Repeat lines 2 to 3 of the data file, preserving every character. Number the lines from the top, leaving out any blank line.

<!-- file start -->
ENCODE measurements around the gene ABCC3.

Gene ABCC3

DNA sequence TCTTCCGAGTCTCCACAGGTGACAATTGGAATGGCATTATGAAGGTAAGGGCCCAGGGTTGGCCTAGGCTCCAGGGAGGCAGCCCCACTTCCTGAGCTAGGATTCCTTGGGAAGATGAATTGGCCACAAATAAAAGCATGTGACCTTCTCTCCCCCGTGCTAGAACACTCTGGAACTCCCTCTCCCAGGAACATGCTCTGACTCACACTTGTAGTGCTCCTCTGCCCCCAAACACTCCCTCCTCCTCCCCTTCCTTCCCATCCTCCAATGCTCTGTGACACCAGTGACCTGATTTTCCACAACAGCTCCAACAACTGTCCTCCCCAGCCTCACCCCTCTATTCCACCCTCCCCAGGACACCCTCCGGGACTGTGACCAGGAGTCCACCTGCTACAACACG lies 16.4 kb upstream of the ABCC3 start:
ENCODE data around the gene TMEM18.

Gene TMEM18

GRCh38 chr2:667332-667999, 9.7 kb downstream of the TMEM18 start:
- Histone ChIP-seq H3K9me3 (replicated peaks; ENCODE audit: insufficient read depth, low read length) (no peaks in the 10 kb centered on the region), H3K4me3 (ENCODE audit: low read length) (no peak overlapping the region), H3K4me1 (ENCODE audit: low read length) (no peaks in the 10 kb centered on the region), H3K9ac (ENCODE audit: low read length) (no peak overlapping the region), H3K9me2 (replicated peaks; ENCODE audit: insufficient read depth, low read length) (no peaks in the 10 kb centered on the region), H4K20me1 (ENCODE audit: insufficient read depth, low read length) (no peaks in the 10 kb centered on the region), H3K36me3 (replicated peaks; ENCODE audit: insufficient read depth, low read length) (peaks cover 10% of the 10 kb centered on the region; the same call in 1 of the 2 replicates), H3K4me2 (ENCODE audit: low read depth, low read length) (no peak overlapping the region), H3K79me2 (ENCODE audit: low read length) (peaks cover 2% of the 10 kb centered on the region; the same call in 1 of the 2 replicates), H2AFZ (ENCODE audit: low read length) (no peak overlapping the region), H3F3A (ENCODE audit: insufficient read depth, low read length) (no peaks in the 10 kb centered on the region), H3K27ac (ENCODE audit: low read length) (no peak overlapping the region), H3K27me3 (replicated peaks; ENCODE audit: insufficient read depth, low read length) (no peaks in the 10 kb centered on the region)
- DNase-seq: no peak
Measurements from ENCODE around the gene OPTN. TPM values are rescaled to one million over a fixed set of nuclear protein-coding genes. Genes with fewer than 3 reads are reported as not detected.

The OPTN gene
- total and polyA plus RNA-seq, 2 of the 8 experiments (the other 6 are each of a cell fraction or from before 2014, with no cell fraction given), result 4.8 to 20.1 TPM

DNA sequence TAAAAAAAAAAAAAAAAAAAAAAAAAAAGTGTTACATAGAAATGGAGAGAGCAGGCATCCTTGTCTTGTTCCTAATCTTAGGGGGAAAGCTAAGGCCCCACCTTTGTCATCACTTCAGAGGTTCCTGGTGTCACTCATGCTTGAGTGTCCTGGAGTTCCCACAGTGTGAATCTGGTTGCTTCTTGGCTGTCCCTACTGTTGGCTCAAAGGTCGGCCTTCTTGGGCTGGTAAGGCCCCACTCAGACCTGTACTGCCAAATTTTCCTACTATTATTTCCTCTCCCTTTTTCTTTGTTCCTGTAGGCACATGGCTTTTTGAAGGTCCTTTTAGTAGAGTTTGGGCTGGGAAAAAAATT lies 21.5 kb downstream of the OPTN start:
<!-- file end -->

Gene ABCC3

DNA sequence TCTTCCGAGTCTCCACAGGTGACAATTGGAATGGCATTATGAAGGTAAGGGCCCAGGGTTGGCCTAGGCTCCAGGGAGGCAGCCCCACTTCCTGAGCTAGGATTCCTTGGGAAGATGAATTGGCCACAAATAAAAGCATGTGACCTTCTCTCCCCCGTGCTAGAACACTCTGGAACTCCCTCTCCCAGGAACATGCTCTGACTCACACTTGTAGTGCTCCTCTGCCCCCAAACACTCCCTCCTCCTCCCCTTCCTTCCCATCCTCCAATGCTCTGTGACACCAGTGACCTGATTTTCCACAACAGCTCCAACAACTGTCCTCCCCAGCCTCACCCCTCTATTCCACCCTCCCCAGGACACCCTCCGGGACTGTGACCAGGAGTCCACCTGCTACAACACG lies 16.4 kb upstream of the ABCC3 start: